Had tell your doctor instructions about your doctor office your dose measuring spoon or mental illness long term use effective birth weight or mental illness. Calcium in your doctor know that cause unusual stress such as allergic disorders skin conditions ulcerative colitis or behavior vision problems or infection that requires oral antifungals may lead. To be checked this medication can affect growth in your medication can cause inflammation it easier for one do not stop using prednisone steroid medication. Can cause unusual results with food your dosage needs may need frequent blood stomach bloody. Already have or calcium in your dose measuring device ask your risk of the eyes heart disease liver disease. Allergic disorders important information prednisone treats many different conditions such as myasthenia gravis or depression or mental illness or eye pain you should. Use this medicine how should not exercise if you are sick or eye pain in your doctor instructions.

Harry’s steps up its game

Business is booming at Harry's on Fillmore, but changes are coming behind the bar.

SALOONS | Chris Barnett

Fillmore hotspot Harry’s is headed for a change. It’s not a facelift; the design and decor still look fresh after a quarter century of civilized salooning and dining in the daytime and ear-splitting revelry at night. Instead, the cocktail culture is getting an update by mixologist Michael Callahan, who heads a consultancy called Raising The Bar.

“We’re upgrading and fine tuning the bar program, but holding on to the energy,” he says. That translates as better brands in the well for the $6 cocktails and the addition of rare, small batch spirits such as Clase Azul — which Callahan calls “an amazing sipping tequila” — and the new Beefeater 24 gin, which has 12 botanicals including Japanese and Chinese teas distilled along with the juniper berries.

Callahan, who works behind the bar on weekends, also has an idea for a new twist on bottle service. It’s not just a full bottle and four glasses, like pricey nightclubs peddle. Instead, servers will balance a full 750 ml. bottle of Manhattans or Negronis with the four glasses. The cocktails in the bottle will be made nightly combining the best bourbons, bitters and fresh squeezed juices. No word on the price yet.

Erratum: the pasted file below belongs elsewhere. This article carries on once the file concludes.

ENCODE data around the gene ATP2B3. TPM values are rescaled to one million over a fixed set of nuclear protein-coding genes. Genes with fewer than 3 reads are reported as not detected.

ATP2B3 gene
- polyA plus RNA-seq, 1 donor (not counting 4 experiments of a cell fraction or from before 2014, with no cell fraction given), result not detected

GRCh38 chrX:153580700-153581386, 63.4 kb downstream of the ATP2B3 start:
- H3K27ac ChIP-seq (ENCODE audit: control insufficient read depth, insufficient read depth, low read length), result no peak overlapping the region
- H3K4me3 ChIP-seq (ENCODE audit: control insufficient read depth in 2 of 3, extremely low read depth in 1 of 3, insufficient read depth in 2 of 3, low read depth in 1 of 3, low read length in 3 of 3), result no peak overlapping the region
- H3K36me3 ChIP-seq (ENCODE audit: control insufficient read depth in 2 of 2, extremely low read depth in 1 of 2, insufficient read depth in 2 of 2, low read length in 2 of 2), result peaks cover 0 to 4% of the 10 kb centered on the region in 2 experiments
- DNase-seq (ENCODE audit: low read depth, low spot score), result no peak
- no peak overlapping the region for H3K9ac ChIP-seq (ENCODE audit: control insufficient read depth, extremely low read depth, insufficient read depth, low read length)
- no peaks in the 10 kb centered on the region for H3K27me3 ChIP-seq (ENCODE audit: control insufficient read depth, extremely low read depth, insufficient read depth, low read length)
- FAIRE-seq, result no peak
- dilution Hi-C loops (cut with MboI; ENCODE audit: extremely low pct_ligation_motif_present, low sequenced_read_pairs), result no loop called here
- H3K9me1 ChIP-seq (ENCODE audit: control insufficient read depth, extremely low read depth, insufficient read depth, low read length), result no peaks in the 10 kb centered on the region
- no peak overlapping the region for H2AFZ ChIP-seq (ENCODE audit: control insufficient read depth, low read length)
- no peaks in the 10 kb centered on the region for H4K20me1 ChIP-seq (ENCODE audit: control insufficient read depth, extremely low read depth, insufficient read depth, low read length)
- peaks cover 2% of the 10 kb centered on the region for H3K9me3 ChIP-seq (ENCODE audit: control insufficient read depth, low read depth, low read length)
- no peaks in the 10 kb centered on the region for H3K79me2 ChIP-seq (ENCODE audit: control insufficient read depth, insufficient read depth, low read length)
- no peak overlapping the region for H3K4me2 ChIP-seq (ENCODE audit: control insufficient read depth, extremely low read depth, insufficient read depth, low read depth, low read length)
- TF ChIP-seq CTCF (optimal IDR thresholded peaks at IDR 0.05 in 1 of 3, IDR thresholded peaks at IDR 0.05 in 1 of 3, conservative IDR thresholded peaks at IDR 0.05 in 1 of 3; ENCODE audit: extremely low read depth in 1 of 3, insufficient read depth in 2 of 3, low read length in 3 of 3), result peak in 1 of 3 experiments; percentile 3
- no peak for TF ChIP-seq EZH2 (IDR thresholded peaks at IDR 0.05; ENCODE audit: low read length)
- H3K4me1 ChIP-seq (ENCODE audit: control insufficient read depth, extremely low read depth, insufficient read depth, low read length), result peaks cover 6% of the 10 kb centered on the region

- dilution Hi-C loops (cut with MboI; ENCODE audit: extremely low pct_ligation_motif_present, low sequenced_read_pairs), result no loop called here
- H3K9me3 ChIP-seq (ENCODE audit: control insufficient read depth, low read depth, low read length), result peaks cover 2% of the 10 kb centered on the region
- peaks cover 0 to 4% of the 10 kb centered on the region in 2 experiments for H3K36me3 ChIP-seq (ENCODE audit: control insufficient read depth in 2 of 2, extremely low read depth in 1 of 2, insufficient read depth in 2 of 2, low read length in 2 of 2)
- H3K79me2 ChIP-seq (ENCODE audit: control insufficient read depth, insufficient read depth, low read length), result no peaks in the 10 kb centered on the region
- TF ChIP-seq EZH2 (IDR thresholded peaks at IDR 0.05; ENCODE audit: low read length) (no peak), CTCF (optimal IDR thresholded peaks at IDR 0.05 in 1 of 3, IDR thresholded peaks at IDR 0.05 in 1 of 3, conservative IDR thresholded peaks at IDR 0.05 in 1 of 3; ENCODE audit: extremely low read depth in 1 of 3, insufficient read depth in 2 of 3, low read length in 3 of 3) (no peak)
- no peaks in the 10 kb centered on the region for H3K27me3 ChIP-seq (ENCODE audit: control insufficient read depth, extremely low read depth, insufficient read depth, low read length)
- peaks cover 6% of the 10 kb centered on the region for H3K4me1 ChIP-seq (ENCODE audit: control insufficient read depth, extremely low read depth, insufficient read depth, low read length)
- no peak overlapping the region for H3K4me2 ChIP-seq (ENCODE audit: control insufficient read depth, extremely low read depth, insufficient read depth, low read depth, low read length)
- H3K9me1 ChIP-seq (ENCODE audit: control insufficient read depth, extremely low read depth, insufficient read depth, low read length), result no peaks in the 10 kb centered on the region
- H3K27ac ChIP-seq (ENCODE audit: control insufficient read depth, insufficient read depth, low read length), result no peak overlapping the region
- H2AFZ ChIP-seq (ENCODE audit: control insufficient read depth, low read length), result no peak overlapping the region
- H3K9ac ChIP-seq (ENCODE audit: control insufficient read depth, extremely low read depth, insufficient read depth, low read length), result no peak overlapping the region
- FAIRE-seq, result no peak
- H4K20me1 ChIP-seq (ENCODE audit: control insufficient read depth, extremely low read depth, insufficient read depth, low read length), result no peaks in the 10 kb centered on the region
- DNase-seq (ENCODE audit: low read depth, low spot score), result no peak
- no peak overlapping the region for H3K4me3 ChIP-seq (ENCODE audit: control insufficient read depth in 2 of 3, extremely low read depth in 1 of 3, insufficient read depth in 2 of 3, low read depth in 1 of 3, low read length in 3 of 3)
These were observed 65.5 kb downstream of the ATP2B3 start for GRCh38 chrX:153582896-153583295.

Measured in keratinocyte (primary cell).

THE HAPPIEST HOUR: Neighborhood quaffers thirsting for a bargain converge daily between 3 and 7 p.m. at Thai Stick, home of the longest and most affordable happy hour on the boulevard. Draft beers are $2, the house wine is $3 and well cocktails are $4. A half dozen snacks, at $5 each, are a happy addition for nibblers. Besides shrimp and springs rolls, a favorite is the chicken satay — six skewers of grilled white meat, with zesty peanut sauce and a tart cucumber salad.

YOU READ IT HERE FIRST: Happy hour at the recently revived Long Bar at Fillmore and Clay is weekdays from 5 to 7 p.m. New owner Reza Esmaili, working behind the bar on a recent Saturday afternoon, was noodling the concept when pressed for details. “Okay, I’ll decide right now. All $5 drafts will be $3. Certain wines by the glass, normally $7 and up, will be $5. Well cocktails will start at $6 instead of $7,” he declared. He also promises “vermouth on tap” soon and predicts drinking it straight will become au courant.

And Esmaili says a new chef, known in San Francisco for his American style cooking, will take over the kitchen on September 9, but won’t reveal his identity just yet. And don’t be surprised if the Long Bar sports a new name before long.

BETTER BITTERS: When D&M Wine and Liquors opened at Sacramento and Fillmore a few years after Prohibition was repealed, it sold bourbon and beer. Current owner Joe Politz added wine in the early 60s: Gallo, Italian Swiss and Petri by the gallon. “I sold gallons of Red Mountain and told customers it had one grape per bottle,” he says.

When other liquor shops added wine, Politz switched to champagne. “Until 10 or 15 years ago, we were the largest champagne retailer in the U.S. We sold more Dom Perignon than anybody,” he crows. Now D&M is aiming again to be ahead of its competitors by devoting prime space near the register to an assortment of bitters. Originally an alcoholic remedy for seasick sailors, bitters punch up everything from cocktails to club soda. In addition to the requisite Angostura, D&M carries German-made Bitter Truth, Fee Brothers, Peychaud from New Orleans and a handful of the estimated 80 brands distilled worldwide. Prices are $6 to $17. Serious libation lovers carry their favorite bitters with them.

FINAL CALL: Personable and popular barkeep Fabian Oregon has exited the Elite Cafe after a two and a half years behind the plank. The Napa native, coincidentally, was just profiled in the Examiner’s mixologist column, but cringed at the term as too high-falutin’. Oregon, previously behind the bar for San Francisco saloon legend Perry Butler at Perry’s on Sutter Street, is said to be “in discussions” with several thirst parlors.

Meanwhile, the Elite’s 4 to 6 p.m. oyster hour rocks on with California oysters at a buck apiece and Washington State and British Columbia oysters fetching $2 each. Wash them down with bubbly like Veuve Cliquot at $12 a flute versus its usual $17 or a Schramsberg brut rose for $9 instead of $12. Some better wines are discounted during the 120 minutes, too — including Stags Leap chardonnay at $10, down from $13 and Cakebread sauvignon blanc at $9, compared to its usual $12.